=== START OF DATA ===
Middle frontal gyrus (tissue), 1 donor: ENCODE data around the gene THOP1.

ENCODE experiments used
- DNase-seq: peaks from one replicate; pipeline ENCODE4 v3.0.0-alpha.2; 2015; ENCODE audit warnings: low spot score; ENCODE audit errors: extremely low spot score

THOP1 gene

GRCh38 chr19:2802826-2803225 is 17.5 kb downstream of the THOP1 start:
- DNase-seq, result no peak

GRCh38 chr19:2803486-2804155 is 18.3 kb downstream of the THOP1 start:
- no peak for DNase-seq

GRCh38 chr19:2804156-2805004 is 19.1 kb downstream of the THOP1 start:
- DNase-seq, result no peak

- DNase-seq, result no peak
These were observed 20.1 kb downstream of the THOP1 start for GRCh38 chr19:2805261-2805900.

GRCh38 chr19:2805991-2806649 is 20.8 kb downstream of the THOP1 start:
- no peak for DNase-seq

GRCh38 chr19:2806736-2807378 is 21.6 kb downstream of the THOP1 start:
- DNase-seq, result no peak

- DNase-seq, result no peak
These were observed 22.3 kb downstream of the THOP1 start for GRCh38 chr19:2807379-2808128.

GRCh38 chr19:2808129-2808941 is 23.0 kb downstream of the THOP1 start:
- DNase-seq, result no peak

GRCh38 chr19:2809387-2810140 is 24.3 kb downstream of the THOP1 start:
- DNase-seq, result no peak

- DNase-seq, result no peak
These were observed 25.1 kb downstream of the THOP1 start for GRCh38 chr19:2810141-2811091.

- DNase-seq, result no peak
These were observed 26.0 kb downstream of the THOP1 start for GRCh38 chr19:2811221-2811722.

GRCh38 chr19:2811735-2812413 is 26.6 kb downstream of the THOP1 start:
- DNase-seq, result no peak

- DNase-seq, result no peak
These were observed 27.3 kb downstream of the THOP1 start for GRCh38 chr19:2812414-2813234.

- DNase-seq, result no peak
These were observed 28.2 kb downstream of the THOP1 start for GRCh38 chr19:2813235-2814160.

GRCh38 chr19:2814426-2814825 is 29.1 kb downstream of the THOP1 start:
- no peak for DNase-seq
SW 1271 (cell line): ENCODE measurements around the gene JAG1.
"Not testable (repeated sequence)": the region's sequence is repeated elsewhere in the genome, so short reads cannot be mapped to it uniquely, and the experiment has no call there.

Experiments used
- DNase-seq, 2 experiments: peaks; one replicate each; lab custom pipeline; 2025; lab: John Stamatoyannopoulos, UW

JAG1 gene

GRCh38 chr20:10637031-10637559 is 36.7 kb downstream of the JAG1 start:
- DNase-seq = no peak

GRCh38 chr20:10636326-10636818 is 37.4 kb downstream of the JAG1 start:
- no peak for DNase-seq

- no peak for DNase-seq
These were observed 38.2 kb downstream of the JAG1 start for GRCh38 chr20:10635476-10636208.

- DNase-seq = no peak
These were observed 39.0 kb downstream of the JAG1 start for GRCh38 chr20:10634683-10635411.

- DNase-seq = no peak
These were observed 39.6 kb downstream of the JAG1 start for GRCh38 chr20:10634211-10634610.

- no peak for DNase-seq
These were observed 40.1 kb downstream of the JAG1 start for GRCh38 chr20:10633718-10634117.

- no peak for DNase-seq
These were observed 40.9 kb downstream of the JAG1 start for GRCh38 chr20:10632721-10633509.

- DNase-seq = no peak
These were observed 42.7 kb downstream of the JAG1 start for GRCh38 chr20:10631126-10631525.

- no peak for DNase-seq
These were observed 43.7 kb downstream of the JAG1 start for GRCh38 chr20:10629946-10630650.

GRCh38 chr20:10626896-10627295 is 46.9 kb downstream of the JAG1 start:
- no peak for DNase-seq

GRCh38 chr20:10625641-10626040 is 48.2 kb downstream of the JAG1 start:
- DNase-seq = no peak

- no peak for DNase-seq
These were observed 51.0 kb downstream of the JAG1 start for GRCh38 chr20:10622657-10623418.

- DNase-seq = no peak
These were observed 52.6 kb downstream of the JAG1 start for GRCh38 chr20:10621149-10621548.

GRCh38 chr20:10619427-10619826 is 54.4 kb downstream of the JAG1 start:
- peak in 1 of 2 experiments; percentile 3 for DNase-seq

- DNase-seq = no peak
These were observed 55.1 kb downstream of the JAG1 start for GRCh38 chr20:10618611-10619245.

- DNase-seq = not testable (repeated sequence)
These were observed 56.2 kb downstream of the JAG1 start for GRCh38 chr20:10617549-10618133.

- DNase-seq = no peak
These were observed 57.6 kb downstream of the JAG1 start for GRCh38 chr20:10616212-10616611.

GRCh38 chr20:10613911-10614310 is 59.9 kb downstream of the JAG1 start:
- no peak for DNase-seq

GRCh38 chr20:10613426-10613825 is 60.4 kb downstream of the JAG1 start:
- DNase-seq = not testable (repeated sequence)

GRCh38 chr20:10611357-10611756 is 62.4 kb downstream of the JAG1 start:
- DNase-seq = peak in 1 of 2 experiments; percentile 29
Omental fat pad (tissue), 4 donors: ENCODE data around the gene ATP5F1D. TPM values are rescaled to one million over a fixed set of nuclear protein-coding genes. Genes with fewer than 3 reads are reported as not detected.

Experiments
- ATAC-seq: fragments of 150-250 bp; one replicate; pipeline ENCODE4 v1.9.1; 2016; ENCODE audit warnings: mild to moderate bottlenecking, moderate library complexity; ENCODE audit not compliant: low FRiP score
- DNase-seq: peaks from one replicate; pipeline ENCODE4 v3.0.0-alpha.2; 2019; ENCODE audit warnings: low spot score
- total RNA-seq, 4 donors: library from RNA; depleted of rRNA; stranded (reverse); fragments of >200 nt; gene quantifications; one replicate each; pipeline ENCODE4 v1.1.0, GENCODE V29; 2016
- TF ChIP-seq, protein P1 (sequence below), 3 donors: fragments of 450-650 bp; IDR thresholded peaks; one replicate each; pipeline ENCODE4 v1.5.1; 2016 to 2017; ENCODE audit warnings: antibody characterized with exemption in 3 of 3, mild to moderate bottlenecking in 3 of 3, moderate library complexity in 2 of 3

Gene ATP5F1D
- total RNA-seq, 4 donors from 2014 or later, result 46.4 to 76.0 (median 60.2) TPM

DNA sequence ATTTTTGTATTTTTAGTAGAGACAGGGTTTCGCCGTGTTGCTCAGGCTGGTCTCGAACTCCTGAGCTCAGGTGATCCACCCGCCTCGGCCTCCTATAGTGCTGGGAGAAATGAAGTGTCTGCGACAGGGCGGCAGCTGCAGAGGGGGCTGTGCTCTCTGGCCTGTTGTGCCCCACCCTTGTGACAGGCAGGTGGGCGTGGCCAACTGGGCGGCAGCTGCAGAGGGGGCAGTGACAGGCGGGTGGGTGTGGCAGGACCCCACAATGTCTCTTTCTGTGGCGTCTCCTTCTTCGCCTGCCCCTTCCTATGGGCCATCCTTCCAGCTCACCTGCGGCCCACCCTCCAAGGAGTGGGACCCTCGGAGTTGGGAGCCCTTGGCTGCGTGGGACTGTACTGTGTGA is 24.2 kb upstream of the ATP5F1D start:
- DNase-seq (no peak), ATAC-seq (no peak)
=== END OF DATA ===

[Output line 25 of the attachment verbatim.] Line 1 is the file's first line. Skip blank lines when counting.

- DNase-seq, result no peak